Gram-negative bacteria (ie. Escherichia coli) have thinner walls, containing an outer layer of lipopolysaccharide, which is disrupted by the alcohol wash. This permits the orignial dye to escape, allowing the cell to take up the second dye, or counterstain. Thus, gram-positive bacteria stain violet, and gram-negative bacteria stain pink. The gram stain works best on young, growing populations of bacteria, and can be inconsistent in older populations maintained in the laboratory.
Although we think of respiration as breathing, respiration is actually the process by which organisms break down organic substances (such as sugars) to produce energy. All living organisms must perform some kind of respiration.
In many cases, the chemical process of respiration requires oxygen, although some organisms are able to carry out respiration in the absence of oxygen. This page will explain the three types of respiration found in microorganisms, as well as how these types of respiration affect the wastewater treatment plant.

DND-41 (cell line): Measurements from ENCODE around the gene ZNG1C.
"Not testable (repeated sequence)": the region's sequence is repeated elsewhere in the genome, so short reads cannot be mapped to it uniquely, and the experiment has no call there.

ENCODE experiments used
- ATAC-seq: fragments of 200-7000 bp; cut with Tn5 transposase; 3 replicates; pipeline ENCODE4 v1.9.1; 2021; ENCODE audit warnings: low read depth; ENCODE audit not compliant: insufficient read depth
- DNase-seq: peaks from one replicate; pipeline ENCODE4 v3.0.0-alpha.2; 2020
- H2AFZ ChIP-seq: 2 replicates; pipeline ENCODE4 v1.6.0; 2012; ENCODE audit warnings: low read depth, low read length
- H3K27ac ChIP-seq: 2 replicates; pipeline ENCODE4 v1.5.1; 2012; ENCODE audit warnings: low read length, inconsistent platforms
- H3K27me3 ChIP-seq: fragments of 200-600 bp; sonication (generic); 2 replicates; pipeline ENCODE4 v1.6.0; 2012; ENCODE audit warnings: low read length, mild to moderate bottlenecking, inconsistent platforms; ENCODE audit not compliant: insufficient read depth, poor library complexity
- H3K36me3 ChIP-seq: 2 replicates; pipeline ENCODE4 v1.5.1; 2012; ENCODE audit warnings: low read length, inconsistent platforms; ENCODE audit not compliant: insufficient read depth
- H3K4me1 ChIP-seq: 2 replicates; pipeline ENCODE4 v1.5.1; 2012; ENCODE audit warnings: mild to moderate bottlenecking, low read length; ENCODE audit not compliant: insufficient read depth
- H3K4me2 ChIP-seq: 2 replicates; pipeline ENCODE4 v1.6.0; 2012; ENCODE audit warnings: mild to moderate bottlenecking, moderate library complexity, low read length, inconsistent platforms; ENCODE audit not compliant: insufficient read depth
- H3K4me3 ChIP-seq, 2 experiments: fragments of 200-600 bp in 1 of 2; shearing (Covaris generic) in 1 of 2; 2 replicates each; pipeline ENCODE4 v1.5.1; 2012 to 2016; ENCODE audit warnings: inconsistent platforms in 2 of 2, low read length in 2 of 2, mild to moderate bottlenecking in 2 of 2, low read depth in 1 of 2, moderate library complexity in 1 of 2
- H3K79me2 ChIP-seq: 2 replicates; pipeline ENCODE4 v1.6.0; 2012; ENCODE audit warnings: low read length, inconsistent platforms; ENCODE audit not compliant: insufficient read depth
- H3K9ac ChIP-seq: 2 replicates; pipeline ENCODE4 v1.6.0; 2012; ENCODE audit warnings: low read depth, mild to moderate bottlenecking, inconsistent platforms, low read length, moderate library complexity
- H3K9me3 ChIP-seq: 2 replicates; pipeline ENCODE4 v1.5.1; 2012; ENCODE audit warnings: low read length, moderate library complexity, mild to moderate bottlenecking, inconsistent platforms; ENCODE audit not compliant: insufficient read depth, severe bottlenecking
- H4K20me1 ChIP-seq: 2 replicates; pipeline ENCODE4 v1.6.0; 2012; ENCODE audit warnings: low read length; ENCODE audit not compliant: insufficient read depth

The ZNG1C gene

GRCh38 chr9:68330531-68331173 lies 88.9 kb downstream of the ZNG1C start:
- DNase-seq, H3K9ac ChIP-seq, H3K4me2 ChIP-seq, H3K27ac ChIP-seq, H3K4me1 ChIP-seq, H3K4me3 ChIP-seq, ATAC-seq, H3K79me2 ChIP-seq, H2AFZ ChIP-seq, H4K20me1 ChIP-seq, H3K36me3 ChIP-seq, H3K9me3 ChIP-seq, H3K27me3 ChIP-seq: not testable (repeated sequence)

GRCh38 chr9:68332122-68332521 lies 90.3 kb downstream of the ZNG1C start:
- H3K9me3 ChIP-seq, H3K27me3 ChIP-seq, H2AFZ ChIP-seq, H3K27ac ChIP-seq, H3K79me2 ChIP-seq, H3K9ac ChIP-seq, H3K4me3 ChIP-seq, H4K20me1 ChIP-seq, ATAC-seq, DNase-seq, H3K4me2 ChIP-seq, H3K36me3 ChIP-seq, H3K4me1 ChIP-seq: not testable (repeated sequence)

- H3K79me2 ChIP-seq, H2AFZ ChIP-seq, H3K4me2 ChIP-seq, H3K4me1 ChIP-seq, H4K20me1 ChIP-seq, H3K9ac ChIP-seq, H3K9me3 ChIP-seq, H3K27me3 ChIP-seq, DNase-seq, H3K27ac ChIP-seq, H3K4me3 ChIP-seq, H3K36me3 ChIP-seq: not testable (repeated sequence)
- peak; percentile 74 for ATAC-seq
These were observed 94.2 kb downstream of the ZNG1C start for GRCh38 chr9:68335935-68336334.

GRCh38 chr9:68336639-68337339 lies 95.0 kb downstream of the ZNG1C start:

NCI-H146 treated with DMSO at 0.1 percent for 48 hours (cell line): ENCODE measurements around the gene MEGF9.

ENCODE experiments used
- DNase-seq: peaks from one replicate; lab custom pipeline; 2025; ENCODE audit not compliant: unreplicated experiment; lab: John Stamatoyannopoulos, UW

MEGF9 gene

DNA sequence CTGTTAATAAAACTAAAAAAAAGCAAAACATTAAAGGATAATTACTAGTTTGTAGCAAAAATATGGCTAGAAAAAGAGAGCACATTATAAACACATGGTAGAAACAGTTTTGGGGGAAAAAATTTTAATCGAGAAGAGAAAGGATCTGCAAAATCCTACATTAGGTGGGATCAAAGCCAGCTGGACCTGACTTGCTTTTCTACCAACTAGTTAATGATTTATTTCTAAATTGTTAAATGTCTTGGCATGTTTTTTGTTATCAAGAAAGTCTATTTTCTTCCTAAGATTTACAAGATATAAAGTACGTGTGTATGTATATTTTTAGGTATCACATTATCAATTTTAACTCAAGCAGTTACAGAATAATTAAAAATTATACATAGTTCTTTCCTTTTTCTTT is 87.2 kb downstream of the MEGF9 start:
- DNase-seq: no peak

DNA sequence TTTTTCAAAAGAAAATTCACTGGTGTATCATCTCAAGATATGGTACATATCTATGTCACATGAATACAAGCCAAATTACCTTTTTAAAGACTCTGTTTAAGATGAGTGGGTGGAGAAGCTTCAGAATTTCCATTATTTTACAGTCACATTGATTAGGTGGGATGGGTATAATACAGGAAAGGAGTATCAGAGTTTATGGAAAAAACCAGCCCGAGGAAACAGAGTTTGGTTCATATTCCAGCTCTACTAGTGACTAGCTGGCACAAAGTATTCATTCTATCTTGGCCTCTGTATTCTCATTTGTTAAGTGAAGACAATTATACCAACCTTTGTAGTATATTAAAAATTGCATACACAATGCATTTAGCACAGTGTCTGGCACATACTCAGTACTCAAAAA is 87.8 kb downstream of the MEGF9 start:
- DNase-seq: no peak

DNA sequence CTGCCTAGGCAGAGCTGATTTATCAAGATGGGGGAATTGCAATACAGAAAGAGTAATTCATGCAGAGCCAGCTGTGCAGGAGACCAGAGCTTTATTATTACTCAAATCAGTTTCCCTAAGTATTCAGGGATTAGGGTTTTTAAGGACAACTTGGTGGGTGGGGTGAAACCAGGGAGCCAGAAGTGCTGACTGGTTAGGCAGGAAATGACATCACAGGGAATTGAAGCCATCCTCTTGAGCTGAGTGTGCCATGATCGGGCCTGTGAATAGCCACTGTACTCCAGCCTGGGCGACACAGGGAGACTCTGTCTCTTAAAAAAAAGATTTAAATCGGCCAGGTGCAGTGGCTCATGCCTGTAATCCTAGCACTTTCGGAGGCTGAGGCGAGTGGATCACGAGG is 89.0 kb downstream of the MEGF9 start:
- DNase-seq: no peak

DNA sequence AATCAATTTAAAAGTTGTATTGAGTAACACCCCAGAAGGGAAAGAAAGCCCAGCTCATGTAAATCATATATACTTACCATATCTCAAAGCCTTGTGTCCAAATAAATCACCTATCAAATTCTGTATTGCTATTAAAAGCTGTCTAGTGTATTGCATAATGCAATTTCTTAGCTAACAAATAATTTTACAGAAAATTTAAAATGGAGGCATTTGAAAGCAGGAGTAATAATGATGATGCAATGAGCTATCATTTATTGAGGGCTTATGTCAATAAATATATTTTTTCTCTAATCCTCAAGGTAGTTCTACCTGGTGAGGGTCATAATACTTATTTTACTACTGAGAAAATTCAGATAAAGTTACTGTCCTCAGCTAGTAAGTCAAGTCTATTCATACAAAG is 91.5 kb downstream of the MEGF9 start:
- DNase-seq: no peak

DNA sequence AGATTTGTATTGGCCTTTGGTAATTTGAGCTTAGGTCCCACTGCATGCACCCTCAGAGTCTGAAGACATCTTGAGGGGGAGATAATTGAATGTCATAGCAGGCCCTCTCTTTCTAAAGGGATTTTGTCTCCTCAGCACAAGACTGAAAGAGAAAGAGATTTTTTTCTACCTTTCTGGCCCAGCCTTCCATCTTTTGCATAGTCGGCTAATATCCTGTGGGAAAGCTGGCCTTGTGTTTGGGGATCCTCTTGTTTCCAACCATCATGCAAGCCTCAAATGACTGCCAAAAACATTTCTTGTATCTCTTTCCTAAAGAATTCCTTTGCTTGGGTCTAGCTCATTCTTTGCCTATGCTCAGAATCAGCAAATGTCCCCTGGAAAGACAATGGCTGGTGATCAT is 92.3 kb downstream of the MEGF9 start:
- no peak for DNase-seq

Aerobic respiration is respiration in the presence of oxygen. Most multicellular organisms and many microorganisms produce their energy using aerobic respiration. In aerobic respiration, sugars are broken down in the presence of oxygen to produce carbon dioxide, water, and energy. Without oxygen, aerobic microorganisms are unable to produce energy and quickly die.
Other microorganisms are able to survive in environments which lack oxygen by performing anaerobic respiration , sometimes known as fermentation . Like aerobic respiration, anaerobic respiration breaks down sugars and releases energy. However, anaerobic respiration is typically slower and less efficient than aerobic respiration. In addition, anaerobic respiration involves chemicals other than oxygen and carbon dioxide.
The chemicals used and produced during anaerobic respiration vary from microorganism to microorganism. Some anaerobic microorganisms use sulfate (SO42-) during respiration and produce hydrogen sulfide (H2S.) Other microorganisms use nitrate (NO3-), producing nitrite (NO2-), nitrous oxide (NO), or nitrogen gas (N2 ). Yet other microorganisms are able to use hydrogen gas (H2 ), producing methane (CH4 ) or acetic acid (CH3COOH-) as the byproduct.
Anaerobic reactions generally lead to more offensive end products than those produced during aerobic respiration. For example, hydrogen sulfide is very reactive and smells like rotten eggs even at low concentrations. Hydrogen sulfide can combine with the organic end products of anaerobic respiration to form the dark-colored, odorous substances which are characteristic of anaerobic (also known as septic ) conditions.
Facultative Anaerobic Respiration